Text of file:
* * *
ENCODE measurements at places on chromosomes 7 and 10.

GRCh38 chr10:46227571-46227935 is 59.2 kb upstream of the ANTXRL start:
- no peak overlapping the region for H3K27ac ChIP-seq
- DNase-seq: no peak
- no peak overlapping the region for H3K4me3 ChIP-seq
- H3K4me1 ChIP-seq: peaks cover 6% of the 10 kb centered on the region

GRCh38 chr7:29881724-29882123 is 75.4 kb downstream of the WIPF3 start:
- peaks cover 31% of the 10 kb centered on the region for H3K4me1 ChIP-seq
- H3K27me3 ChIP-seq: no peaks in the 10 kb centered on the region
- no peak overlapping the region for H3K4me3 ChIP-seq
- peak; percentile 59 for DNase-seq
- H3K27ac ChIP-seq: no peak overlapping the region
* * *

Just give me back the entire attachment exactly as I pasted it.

ENCODE measurements at places on chromosomes 7 and 10.

GRCh38 chr10:46227571-46227935 is 59.2 kb upstream of the ANTXRL start:
- no peak overlapping the region for H3K27ac ChIP-seq
- DNase-seq: no peak
- no peak overlapping the region for H3K4me3 ChIP-seq
- H3K4me1 ChIP-seq: peaks cover 6% of the 10 kb centered on the region

GRCh38 chr7:29881724-29882123 is 75.4 kb downstream of the WIPF3 start:
- peaks cover 31% of the 10 kb centered on the region for H3K4me1 ChIP-seq
- H3K27me3 ChIP-seq: no peaks in the 10 kb centered on the region
- no peak overlapping the region for H3K4me3 ChIP-seq
- peak; percentile 59 for DNase-seq
- H3K27ac ChIP-seq: no peak overlapping the region